Siouxland's Infectious Disease Crusader Ashlesha Kaushik, MDJun 22, 2021 07:00AM ● By Med Magazine
By Alex Strauss
Few physicians in the country know more about COVID-19 infection in children and teenagers than UnityPoint Health-St. Luke's Pediatric Infectious Disease specialist Ashlesha Kaushik, MBBS, MD, FAAP.
Last summer, while the rest of the world was still trying to wrap its head around the scope of the pandemic and ICUs across the country were filling up with sick patients, Kaushik was already publishing papers on multisystem inflammatory syndrome (MIS-C), one of the most serious illnesses caused by SARS-CoV-2 infection in young patients.
Kaushik, winner of the CDC 2019 Childhood Immunization Champion Award, also serves as the hospital's Director of Antimicrobial Stewardship. In the past year, she has published 13 papers and abstracts, including a report on UnityPoint Health's impressively low COVID-19 mortality rate and a systematic review of MIS-C in the Pediatric Infectious Disease Journal, which has become one of the most referenced articles on the subject.
When she is not working on her own research, she is often reading the research of others as a peer reviewer for 35+ medical journals and the Pediatric Academic Society's annual meeting.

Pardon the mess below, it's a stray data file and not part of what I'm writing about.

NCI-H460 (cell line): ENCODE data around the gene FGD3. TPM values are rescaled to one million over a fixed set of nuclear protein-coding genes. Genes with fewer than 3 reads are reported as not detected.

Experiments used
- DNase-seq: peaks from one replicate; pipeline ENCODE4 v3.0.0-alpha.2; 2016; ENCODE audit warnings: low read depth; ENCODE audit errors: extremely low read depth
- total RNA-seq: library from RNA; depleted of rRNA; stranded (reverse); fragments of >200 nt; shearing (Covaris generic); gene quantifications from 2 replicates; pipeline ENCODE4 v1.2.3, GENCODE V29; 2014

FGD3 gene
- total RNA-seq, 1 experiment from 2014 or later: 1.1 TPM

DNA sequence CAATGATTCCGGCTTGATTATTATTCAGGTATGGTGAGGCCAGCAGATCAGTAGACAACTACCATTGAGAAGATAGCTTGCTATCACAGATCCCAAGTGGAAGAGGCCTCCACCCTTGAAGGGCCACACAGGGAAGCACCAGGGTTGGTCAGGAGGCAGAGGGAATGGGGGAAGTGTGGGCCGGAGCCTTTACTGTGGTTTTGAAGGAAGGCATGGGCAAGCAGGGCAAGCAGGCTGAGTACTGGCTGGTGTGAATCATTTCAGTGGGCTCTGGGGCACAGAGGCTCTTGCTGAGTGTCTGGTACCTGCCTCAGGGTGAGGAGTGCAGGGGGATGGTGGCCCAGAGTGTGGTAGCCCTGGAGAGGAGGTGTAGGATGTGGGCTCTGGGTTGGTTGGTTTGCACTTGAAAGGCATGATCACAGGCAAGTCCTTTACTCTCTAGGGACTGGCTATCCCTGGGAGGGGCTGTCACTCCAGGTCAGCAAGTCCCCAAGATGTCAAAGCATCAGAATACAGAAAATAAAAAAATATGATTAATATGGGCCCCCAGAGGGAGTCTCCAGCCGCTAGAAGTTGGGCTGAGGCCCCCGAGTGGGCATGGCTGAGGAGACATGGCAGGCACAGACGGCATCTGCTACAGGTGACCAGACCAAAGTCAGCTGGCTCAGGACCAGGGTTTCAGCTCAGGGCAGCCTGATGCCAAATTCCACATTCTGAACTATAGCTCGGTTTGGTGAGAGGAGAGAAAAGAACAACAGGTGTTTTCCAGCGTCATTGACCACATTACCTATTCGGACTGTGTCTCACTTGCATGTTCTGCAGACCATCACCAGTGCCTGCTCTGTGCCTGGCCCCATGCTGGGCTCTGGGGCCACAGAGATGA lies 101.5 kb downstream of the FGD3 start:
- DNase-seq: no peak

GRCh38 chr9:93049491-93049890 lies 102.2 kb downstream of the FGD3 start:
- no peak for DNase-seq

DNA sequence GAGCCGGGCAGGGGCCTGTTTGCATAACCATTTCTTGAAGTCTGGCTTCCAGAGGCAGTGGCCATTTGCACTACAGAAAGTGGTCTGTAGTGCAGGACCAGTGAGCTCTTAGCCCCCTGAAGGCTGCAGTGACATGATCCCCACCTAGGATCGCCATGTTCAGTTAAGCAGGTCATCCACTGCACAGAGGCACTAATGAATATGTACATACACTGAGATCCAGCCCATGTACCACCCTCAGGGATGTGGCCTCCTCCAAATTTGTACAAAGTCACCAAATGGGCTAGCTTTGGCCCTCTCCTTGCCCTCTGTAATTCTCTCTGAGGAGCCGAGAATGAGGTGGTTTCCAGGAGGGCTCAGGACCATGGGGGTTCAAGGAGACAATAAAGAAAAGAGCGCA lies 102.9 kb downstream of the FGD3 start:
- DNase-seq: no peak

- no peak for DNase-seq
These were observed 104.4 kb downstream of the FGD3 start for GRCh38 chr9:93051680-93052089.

Dr. Kaushik's work earned her nominations to the prestigious New York Academy of Medicine and the Midwest Society for Pediatric Research and an elected position as an overseas fellow of the Royal Society of Medicine, UK.
"Research and publication are my personal passions," says Dr. Kaushik. "Clinical investigation is what I usually do."
Spreading the Word About Spreading Infections
In fact, Dr. Kaushik has a lot of personal passions. Almost all of them revolve around fighting the bugs that threaten human health.
"Antimicrobial stewardship is really the need of the hour," says Kaushik. "Antibiotic-resistant microbes are becoming a bigger threat globally because of overuse. We have to continue to share the basics of infection control and the principle of using the most narrow antibiotic possible for the problem."
The message has hit home for UnityPoint Health-St. Luke's, which has reduced its own antibiotic use by 50 percent in the last three years.